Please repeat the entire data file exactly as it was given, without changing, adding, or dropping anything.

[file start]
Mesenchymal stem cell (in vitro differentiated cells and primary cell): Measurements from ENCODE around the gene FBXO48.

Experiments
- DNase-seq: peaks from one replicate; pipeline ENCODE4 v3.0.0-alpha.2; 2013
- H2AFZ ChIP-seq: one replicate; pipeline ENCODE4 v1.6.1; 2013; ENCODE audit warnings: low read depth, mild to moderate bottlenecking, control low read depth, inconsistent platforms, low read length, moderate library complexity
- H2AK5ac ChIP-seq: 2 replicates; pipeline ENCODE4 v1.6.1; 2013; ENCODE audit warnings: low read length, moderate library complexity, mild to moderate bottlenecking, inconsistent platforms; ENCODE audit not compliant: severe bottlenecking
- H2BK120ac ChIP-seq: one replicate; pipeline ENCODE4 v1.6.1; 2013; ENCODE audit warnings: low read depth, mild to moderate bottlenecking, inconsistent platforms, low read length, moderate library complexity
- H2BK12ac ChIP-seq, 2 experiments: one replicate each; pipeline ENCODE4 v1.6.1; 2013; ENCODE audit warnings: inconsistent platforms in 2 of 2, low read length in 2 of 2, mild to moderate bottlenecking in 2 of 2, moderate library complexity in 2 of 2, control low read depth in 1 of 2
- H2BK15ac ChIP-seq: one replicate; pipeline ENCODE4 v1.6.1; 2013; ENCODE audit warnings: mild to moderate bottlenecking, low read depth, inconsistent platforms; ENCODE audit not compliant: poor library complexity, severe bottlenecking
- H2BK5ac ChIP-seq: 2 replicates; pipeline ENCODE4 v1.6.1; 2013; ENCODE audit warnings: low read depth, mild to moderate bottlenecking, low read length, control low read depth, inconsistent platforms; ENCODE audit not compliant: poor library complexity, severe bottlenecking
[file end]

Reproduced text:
Mesenchymal stem cell (in vitro differentiated cells and primary cell): Measurements from ENCODE around the gene FBXO48.

Experiments
- DNase-seq: peaks from one replicate; pipeline ENCODE4 v3.0.0-alpha.2; 2013
- H2AFZ ChIP-seq: one replicate; pipeline ENCODE4 v1.6.1; 2013; ENCODE audit warnings: low read depth, mild to moderate bottlenecking, control low read depth, inconsistent platforms, low read length, moderate library complexity
- H2AK5ac ChIP-seq: 2 replicates; pipeline ENCODE4 v1.6.1; 2013; ENCODE audit warnings: low read length, moderate library complexity, mild to moderate bottlenecking, inconsistent platforms; ENCODE audit not compliant: severe bottlenecking
- H2BK120ac ChIP-seq: one replicate; pipeline ENCODE4 v1.6.1; 2013; ENCODE audit warnings: low read depth, mild to moderate bottlenecking, inconsistent platforms, low read length, moderate library complexity
- H2BK12ac ChIP-seq, 2 experiments: one replicate each; pipeline ENCODE4 v1.6.1; 2013; ENCODE audit warnings: inconsistent platforms in 2 of 2, low read length in 2 of 2, mild to moderate bottlenecking in 2 of 2, moderate library complexity in 2 of 2, control low read depth in 1 of 2
- H2BK15ac ChIP-seq: one replicate; pipeline ENCODE4 v1.6.1; 2013; ENCODE audit warnings: mild to moderate bottlenecking, low read depth, inconsistent platforms; ENCODE audit not compliant: poor library complexity, severe bottlenecking
- H2BK5ac ChIP-seq: 2 replicates; pipeline ENCODE4 v1.6.1; 2013; ENCODE audit warnings: low read depth, mild to moderate bottlenecking, low read length, control low read depth, inconsistent platforms; ENCODE audit not compliant: poor library complexity, severe bottlenecking